Smartphone fingerprint technology and its implications for data security

Biometrics is an area that will always capture a tech fan’s imagination. Walking through doors via a retina scan or paying for you groceries by pressing your finger against a panel all seemed like the stuff of science fiction, until now.

Brands like Apple and Samsung are waging war over who can get the best out of fingerprint technology. The technology is loaded with a minefield of implications and potential pitfalls, most pertinently of all the security of your biometric data.

Apple’s fingerprint scanner stores your data in the phone’s chip and never in the cloud so you’re safely but restrictively confined to Apple’s user platforms. The fingerprint scanner due on the Samsung S5 on the other hand will enjoy electronic transfer links with PayPal, by using PKE encryption.

There’s obvious paranoia about allowing third party developers access to your biometric data – after all, you can’t change your finger prints and if they are stolen, they’ll always be on record and ready to be abused when the world of biometric technologies begins to pervade all aspects of modern life.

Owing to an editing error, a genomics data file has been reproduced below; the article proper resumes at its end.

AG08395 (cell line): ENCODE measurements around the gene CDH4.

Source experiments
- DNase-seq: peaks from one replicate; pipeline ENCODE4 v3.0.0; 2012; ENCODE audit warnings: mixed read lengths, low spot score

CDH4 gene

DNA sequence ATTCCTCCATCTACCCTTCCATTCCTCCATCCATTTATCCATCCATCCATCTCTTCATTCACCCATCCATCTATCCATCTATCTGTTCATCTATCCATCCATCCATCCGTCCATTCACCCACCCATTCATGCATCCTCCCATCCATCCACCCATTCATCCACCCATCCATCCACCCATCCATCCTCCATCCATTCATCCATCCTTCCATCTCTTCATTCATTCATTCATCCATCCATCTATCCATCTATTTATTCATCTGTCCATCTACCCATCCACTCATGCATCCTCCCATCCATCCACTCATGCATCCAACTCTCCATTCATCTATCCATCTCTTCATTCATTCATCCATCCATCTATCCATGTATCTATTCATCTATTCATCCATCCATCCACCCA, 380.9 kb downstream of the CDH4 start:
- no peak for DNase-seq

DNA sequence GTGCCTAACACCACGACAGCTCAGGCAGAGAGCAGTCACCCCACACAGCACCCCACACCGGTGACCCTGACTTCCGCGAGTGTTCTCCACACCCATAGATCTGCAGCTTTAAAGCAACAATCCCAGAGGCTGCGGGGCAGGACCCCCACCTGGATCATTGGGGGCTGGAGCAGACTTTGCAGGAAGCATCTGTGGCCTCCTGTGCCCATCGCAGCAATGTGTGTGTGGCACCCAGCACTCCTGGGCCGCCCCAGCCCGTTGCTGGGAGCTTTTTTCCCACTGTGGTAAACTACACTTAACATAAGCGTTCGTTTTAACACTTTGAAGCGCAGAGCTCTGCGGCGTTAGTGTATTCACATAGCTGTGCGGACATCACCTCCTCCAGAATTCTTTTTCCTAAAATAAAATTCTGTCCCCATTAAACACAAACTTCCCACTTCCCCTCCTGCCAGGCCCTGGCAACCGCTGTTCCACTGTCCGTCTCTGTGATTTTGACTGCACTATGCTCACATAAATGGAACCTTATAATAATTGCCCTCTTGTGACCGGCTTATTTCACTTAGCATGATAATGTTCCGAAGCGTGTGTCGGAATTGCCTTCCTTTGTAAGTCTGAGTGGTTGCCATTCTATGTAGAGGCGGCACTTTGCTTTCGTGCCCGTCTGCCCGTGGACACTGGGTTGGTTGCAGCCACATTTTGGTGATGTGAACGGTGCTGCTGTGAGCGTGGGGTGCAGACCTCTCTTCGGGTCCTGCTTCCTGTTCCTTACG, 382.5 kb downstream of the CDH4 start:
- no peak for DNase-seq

The Samsung S5 will utilise Fast Identity Online (FIDO). In practice this means that you would authenticate to your phone and then attach to a network using super-strong encryption coding. This means no cloud storage, which rings true to Apple’s rival philosophy, but also allows for potential authentication to third parties.

The use of biometric data all seems to make perfect sense. We have a huge number of passwords these days, to the point where they’re becoming slightly unmanageable. Biometrics could solve all that, by aligning a biometric key with the tangible ownership of your current device – laptop, phone, or tablet.

The Samsung S5 seems to have found new angles from which to compete with the iPhone. Announced at the recent Mobile World Congress in Spain, the S5 maintains its insistence on the bigger screen, with the new model actually growing to 5.1inches, but it’s the health and fingerprint functions that will set the S5 apart from its rival.

The S5 has a heart monitor and is primed for usage with a host of new Samsung fitness gear, and if biometric technologies catch on in the shops, Samsung could win serious ground with the fingerprint scanner.

See also: US banking giant tests fingerprint biometrics

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Ben Rossi

Ben was Vitesse Media's editorial director, leading content creation and editorial strategy across all Vitesse products, including its market-leading B2B and consumer magazines, websites, research and...

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